The versatility of panel vans to carry a wide variety of small goods and perform special tasks appears to be endless. We have become familiar with mobile workshops which can be based on a bakkie with a van box or a proper panel van. A recent development seen on our roads are small panel vans converted into mobile ATMs. What’s next? Mobile slot machines outside the pub?
As stated, the choices and decisions are numerous, a veritable minefield to the uninitiated. Fortunately, the major, reputable commercial vehicle dealerships employ truck and bus consultants armed with industry application experience and laptops with which they can work out all the “what if” permutations in order to supply their clients (not just another customer) with transport solutions to move goods (and people) at a cost depicted in cents per kilometre (CPK).
This explains why some manufacturers, like Mercedes-Benz, sell panel vans like the Sprinter through their commercial vehicle divisions, staffed by people who look beyond vehicle ownership costs to include operating costs over the lifetime of the vehicle as well. They will even coach you, a lightweight, to move up the ladder and get into the middleweight and heavyweight divisions as your business grows, and if they think it is the wise and proper thing to do.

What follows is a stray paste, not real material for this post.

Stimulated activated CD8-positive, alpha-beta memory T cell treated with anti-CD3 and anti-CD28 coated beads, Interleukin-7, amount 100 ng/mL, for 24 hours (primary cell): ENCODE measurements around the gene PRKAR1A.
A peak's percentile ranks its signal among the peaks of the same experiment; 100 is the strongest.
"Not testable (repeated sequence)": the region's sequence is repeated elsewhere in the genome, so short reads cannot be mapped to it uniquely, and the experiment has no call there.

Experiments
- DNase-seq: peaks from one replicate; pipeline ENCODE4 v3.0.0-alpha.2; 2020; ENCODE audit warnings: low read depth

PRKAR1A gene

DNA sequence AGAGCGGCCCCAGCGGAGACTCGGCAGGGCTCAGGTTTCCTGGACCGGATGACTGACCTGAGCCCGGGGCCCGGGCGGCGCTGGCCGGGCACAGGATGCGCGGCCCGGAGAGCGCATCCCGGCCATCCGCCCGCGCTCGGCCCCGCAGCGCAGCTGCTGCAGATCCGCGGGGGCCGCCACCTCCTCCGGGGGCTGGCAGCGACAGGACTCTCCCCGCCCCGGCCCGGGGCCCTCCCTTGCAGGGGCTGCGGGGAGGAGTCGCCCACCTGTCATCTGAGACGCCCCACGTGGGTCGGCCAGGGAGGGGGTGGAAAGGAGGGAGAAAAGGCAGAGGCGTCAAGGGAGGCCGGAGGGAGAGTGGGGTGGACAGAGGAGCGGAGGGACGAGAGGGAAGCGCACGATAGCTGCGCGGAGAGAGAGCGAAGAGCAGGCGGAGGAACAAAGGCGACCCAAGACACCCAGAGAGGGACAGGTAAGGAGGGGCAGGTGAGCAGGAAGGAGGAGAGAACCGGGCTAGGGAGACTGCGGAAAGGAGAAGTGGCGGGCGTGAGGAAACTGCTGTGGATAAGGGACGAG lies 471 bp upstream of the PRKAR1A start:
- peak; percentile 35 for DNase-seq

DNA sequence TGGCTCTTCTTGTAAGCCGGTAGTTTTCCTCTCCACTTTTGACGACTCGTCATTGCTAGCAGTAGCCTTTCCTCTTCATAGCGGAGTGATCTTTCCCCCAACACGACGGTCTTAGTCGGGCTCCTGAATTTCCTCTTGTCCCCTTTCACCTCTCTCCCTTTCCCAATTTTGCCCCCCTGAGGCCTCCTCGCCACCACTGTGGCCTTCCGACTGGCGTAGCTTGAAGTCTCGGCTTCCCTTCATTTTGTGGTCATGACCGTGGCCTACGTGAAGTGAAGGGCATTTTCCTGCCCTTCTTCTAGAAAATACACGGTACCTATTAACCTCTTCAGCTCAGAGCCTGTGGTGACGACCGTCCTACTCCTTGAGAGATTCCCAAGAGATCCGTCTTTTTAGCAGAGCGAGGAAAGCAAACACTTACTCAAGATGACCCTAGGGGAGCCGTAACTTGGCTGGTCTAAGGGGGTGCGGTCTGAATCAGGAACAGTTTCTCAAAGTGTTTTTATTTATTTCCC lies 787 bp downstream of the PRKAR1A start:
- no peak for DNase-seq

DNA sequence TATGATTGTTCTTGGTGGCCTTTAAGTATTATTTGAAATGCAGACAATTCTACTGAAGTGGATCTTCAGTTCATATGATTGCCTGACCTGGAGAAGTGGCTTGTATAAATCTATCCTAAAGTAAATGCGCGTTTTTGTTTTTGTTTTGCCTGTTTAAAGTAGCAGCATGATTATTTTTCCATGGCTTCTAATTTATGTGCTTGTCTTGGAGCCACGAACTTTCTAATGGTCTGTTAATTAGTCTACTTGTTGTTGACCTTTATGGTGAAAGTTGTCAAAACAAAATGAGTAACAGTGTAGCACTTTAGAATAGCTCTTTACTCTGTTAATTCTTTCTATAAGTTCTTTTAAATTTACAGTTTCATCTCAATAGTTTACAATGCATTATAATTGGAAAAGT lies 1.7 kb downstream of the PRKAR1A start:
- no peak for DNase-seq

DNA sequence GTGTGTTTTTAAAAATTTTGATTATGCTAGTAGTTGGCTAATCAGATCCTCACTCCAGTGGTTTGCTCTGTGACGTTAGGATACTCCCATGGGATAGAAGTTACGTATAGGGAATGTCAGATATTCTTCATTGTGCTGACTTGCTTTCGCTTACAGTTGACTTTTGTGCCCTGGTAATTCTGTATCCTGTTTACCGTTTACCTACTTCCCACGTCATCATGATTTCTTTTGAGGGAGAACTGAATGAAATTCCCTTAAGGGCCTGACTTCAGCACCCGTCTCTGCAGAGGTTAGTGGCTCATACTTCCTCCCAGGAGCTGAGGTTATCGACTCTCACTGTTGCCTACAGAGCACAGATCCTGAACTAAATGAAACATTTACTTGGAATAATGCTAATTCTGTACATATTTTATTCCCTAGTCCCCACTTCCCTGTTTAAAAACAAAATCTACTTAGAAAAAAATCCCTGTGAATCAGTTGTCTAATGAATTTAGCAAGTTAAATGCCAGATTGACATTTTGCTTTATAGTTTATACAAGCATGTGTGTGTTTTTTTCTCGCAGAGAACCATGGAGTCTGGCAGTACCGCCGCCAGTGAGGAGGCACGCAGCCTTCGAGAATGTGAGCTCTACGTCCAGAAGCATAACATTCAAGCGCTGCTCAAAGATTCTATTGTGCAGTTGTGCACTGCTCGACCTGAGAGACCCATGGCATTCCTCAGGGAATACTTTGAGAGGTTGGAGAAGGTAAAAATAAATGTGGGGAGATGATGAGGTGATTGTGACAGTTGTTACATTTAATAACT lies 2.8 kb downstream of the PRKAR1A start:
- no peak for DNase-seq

In a way the consultant represents the candlestick maker, according to this interpretation posted on the internet recently: Throughout history there have been three kinds of people necessary to facilitate major change in any given society. The “butcher” is the person willing to take whatever action necessary, despite the implications or nature of the act, in order to cause or further change. The “baker” is the person who takes what he has, despite how little or how much that may be, and uses it to support the others in the cause. And last, but by no means least, the “candlestick maker” is the person who illuminates the darkened path leading to change, and who keeps a beacon of light constantly burning to light the way for others to follow.